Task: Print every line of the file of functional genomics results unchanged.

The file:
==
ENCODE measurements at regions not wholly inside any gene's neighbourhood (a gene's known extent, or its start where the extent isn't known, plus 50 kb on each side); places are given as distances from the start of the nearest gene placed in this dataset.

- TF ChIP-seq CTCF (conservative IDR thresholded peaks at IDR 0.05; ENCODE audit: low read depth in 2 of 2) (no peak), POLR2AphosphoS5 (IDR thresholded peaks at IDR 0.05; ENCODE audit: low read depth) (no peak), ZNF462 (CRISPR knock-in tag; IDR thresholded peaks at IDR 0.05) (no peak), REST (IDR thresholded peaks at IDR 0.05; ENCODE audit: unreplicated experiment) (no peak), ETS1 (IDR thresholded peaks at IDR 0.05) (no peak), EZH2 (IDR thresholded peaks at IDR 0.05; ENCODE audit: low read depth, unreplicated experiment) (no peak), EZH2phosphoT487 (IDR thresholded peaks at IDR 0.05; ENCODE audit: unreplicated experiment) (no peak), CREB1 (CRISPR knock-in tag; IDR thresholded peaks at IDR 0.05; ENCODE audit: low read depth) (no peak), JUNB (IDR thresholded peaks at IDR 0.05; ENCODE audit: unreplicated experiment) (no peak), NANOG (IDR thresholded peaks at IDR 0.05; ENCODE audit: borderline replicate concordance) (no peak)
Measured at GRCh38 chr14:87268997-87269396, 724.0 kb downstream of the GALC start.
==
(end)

ENCODE measurements at regions not wholly inside any gene's neighbourhood (a gene's known extent, or its start where the extent isn't known, plus 50 kb on each side); places are given as distances from the start of the nearest gene placed in this dataset.

- TF ChIP-seq CTCF (conservative IDR thresholded peaks at IDR 0.05; ENCODE audit: low read depth in 2 of 2) (no peak), POLR2AphosphoS5 (IDR thresholded peaks at IDR 0.05; ENCODE audit: low read depth) (no peak), ZNF462 (CRISPR knock-in tag; IDR thresholded peaks at IDR 0.05) (no peak), REST (IDR thresholded peaks at IDR 0.05; ENCODE audit: unreplicated experiment) (no peak), ETS1 (IDR thresholded peaks at IDR 0.05) (no peak), EZH2 (IDR thresholded peaks at IDR 0.05; ENCODE audit: low read depth, unreplicated experiment) (no peak), EZH2phosphoT487 (IDR thresholded peaks at IDR 0.05; ENCODE audit: unreplicated experiment) (no peak), CREB1 (CRISPR knock-in tag; IDR thresholded peaks at IDR 0.05; ENCODE audit: low read depth) (no peak), JUNB (IDR thresholded peaks at IDR 0.05; ENCODE audit: unreplicated experiment) (no peak), NANOG (IDR thresholded peaks at IDR 0.05; ENCODE audit: borderline replicate concordance) (no peak)
Measured at GRCh38 chr14:87268997-87269396, 724.0 kb downstream of the GALC start.